Habilis says it is apparent from a first analysis of the documents, “the Incenta proposition is wrong- headed on a number of levels, and relies on cherry-picking data based on arbitrary and self-serving criteria to include and exclude different countries, in order to engineer a desired outcome. Incenta’s analysis is not so much a considered assessment of the facts as an attempt to construct a self-licking icecream cone”.

Simple statements from one party provides no basis for high quality public policy development, and attempting to observe the strictures of the scientific method in public debate means participants on both sides of the debate need to provide evidence or at least an alternative hypothesis, rather than flights of fancy, the consultancy says.

“As should be obvious, rebutting Incenta’s more elaborate constructions will require time, effort and expertise. And that time, effort and expertise is multiplied many times over throughout the 150-odd pages of smoke screens and water-muddying analysis from the Australian banks.”

“As noted, refuting some of the more elaborate of the arguments put forward by the Australian banks is a non-trivial task. It requires treating some entirely specious arguments as if they are worthy of a considered assessment, conducting the analysis, and then systematically putting forward the reasons why they are not valid and why the commission should form a different view.

“Given the technocratic approach the commission has adopted in the market study, it is highly necessary to do this work; anecdote will not suffice. And the clear purpose of the submissions by the Australian banks – which have largely thrown the kitchen sink of possible arguments at the Preliminary Issues Paper – is to make the process of refutation as arduous as possible.”

Habilis says the market study increasingly seems like a game played by professionals against us amateurs. The Australian banks far outweigh us in money and resources, and the commission has tilted the playing field towards the technocrats who have the requisite domain knowledge, yet we are being expected to play as if all participants are equal.

It says while it is clear the specious arguments in the submissions from the Australian banks need to be refuted point-by-point, it is not at all clear the commission will be doing the work. Instead, it appears the commission wishes to play the role of a neutral umpire, merely adjudicating the competition between the Australian banks and their detractors.

“Our view is the commission must identify the true state of the current banking sector and the true state of the regulatory framework as part of the same package of work, extending the analysis conducted for the Preliminary Issues Paper.”

Habilis says doing this will require the development of an economic model of the banking sector, covering personal and business banking activities across all participants. This is because the commission is not a neutral party; it is not merely an umpire, sitting on the sidelines of a market that has quite clearly failed, adjudicating the arguments of market participants. Rather, it speaks with the authority and obligations of the Crown.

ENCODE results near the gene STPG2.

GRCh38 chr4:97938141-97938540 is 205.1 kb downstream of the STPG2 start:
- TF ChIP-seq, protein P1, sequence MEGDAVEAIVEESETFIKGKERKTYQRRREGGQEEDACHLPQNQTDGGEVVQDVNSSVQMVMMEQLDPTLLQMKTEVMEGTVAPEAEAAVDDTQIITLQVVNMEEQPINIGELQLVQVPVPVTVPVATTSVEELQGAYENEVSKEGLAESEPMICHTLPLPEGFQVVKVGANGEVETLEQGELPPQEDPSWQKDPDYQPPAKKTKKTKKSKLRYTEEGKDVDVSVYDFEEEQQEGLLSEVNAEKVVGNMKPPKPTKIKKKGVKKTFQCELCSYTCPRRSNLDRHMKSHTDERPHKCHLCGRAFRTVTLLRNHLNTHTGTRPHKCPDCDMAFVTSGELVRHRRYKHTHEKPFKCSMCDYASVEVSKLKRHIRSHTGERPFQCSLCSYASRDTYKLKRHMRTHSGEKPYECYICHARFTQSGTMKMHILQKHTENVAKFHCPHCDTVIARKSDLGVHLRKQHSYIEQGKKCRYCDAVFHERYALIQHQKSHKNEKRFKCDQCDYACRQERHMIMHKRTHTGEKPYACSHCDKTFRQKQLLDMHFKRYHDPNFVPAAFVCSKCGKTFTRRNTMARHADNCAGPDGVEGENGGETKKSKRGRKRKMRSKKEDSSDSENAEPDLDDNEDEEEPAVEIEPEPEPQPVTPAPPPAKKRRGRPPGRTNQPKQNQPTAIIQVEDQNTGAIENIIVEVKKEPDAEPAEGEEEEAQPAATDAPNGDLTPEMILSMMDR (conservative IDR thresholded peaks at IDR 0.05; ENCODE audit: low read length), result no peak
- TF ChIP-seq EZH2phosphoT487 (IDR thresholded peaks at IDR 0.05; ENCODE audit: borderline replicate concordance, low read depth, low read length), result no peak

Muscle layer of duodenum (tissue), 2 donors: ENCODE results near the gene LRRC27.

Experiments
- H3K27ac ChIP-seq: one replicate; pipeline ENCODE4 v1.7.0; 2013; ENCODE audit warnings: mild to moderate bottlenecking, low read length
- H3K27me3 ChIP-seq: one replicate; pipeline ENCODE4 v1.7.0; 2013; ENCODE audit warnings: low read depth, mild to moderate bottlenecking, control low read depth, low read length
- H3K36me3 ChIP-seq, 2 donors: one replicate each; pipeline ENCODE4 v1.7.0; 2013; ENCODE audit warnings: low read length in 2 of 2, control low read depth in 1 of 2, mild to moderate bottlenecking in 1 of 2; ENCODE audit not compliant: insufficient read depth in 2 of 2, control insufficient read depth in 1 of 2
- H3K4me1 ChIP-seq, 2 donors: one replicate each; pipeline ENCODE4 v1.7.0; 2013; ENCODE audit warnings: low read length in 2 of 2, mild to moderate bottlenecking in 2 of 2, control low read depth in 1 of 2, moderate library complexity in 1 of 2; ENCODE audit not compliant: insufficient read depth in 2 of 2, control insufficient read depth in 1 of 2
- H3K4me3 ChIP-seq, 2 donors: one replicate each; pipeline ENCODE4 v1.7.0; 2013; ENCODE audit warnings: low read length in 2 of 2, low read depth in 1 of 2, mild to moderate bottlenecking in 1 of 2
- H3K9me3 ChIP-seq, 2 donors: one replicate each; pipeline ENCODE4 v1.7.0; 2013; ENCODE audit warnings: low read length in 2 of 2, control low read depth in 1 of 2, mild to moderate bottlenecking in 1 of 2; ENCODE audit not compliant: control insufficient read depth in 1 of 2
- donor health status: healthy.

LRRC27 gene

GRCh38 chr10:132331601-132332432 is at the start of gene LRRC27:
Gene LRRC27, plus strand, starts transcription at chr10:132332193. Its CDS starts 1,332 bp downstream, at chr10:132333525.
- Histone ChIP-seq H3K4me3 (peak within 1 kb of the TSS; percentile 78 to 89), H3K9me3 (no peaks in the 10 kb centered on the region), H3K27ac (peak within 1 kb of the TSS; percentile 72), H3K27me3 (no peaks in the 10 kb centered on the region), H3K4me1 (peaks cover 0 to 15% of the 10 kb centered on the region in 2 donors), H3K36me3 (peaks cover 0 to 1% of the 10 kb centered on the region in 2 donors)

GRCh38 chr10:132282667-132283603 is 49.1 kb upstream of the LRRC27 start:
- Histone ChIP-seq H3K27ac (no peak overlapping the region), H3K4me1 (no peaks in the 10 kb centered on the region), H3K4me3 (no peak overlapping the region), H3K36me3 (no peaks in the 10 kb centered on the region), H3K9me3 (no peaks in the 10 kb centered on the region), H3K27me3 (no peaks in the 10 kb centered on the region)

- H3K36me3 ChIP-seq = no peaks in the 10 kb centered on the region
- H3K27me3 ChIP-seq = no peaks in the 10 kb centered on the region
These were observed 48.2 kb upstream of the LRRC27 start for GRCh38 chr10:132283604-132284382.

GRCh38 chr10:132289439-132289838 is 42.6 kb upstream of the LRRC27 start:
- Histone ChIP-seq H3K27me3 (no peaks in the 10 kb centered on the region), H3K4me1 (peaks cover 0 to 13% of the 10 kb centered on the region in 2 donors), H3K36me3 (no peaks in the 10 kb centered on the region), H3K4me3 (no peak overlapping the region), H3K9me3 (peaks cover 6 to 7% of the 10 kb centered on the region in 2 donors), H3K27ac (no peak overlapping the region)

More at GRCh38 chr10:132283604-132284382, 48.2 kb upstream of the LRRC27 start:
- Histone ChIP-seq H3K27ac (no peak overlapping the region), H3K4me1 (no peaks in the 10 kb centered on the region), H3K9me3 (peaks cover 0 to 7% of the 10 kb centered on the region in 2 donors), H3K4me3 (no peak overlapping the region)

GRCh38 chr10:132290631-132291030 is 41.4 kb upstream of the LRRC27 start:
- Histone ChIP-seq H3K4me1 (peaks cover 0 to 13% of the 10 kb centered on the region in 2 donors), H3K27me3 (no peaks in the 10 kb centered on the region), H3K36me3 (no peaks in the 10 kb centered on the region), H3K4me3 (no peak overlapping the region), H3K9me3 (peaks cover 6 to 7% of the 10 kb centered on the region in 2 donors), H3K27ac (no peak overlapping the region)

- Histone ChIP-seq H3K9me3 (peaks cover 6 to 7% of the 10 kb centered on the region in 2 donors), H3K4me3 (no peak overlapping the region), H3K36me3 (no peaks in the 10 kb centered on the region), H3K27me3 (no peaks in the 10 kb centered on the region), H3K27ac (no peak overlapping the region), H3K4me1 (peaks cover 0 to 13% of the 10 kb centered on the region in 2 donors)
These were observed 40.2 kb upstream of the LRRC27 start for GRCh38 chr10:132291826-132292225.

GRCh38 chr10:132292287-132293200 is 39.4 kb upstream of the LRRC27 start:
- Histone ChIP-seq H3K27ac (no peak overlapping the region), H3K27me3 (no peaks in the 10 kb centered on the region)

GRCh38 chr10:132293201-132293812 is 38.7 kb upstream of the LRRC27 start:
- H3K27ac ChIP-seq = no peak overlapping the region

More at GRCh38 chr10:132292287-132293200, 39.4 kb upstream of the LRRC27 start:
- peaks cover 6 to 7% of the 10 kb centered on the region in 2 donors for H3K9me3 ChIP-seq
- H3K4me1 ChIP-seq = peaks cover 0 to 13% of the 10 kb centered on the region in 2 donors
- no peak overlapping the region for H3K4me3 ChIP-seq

Tags: banks

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AIA - Back My Build 6.19 - - -
AIA - Go Home Loans 8.74 7.14 6.75 6.39
ANZ 8.64 ▼7.45 ▼7.09 ▼6.95
ANZ Blueprint to Build 7.39 - - -
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BNZ - Green Home Loan top-ups - - - 1.00
BNZ - Mortgage One 8.69 - - -
BNZ - Rapid Repay 8.69 - - -
BNZ - Std, FlyBuys 8.69 7.74 7.39 7.25
BNZ - TotalMoney 8.69 - - -
CFML Loans 9.45 - - -
China Construction Bank - 7.09 6.75 6.49
China Construction Bank Special - - - -
Co-operative Bank - First Home Special - 6.79 - -
Co-operative Bank - Owner Occ 8.40 6.99 6.79 6.65
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Co-operative Bank - Standard 8.40 7.49 7.29 7.15
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First Credit Union Special - 7.45 7.35 -
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Heartland Bank - Reverse Mortgage - - - -
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HSBC Premier 8.59 - - -
HSBC Premier LVR > 80% - - - -
HSBC Special - - - -
ICBC 7.85 7.05 6.69 6.59
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Kainga Ora 8.64 7.74 7.35 6.99
Kainga Ora - First Home Buyer Special - - - -
Kiwibank 8.50 7.99 7.79 7.55
Kiwibank - Offset 8.50 - - -
Kiwibank Special - 6.99 6.79 6.65
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SBS Bank Special - 7.14 6.49 6.35
SBS Construction lending for FHB - - - -
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TSB Bank 9.44 7.79 7.55 7.45
TSB Special 8.64 6.99 6.75 6.65
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Westpac 8.64 ▼7.49 7.35 6.99
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Median 8.64 7.14 6.82 6.65